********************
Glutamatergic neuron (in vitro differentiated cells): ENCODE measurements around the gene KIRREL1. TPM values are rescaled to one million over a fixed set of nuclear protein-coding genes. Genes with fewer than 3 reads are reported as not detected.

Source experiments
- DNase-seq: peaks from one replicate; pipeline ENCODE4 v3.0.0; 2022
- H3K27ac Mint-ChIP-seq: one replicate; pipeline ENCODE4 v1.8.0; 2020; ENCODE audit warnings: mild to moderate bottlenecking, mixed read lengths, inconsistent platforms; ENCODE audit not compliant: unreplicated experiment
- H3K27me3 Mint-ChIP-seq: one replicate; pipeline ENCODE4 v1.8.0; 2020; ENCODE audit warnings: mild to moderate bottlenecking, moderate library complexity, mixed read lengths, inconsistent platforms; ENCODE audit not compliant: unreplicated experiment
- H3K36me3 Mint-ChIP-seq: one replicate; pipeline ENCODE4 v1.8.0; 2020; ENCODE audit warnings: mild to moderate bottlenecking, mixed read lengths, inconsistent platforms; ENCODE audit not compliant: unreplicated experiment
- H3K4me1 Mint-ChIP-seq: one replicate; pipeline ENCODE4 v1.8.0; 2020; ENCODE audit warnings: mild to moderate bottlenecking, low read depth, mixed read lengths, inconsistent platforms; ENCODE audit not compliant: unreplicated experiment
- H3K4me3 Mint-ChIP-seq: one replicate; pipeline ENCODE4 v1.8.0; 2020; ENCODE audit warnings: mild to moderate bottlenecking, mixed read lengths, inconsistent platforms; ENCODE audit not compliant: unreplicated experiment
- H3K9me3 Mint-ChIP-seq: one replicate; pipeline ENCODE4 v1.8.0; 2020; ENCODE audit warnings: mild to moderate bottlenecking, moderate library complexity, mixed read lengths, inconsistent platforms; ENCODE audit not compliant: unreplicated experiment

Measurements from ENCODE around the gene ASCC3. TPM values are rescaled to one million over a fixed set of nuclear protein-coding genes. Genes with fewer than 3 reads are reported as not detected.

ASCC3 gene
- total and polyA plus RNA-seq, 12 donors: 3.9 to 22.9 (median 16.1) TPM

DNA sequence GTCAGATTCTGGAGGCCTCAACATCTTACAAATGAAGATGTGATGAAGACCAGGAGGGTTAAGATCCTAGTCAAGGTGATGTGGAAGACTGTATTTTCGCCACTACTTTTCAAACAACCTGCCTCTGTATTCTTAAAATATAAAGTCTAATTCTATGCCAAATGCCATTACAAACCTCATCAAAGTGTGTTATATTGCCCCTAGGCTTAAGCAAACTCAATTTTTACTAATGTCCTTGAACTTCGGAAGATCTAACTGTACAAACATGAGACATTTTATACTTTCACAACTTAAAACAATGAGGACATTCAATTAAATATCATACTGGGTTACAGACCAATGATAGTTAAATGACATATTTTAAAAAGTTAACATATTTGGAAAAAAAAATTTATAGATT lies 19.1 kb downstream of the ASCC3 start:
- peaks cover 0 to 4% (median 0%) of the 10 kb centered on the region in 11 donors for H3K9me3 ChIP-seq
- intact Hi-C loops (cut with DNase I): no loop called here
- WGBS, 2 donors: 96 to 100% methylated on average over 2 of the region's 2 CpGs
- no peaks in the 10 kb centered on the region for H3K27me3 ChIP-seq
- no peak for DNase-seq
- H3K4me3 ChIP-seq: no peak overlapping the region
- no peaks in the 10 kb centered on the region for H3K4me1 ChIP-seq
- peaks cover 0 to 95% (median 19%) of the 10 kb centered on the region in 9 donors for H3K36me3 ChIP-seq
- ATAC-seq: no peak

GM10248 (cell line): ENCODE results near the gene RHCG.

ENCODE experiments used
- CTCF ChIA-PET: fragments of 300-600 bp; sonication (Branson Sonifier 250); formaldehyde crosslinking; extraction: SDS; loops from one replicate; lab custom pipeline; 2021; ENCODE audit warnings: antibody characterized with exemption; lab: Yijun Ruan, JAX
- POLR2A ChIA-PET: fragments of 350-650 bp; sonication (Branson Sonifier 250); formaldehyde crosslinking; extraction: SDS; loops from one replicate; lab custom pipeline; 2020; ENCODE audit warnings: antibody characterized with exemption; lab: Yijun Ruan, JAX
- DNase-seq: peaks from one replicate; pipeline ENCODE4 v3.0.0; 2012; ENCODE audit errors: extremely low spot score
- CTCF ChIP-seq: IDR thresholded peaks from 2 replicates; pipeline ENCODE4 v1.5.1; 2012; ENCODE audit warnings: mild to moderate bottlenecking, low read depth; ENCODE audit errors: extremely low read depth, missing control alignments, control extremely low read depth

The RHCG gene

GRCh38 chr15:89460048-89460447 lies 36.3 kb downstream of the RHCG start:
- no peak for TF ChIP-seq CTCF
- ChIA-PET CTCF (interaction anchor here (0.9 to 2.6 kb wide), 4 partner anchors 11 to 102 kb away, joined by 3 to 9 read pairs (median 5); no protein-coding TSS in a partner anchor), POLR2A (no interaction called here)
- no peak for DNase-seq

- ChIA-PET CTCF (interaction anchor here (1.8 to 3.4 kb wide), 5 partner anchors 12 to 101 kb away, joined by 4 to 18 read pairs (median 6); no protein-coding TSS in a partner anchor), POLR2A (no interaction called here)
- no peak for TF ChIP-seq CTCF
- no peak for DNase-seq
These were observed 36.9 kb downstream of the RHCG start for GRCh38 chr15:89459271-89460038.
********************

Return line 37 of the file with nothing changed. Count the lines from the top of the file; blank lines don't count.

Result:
These were observed 36.9 kb downstream of the RHCG start for GRCh38 chr15:89459271-89460038.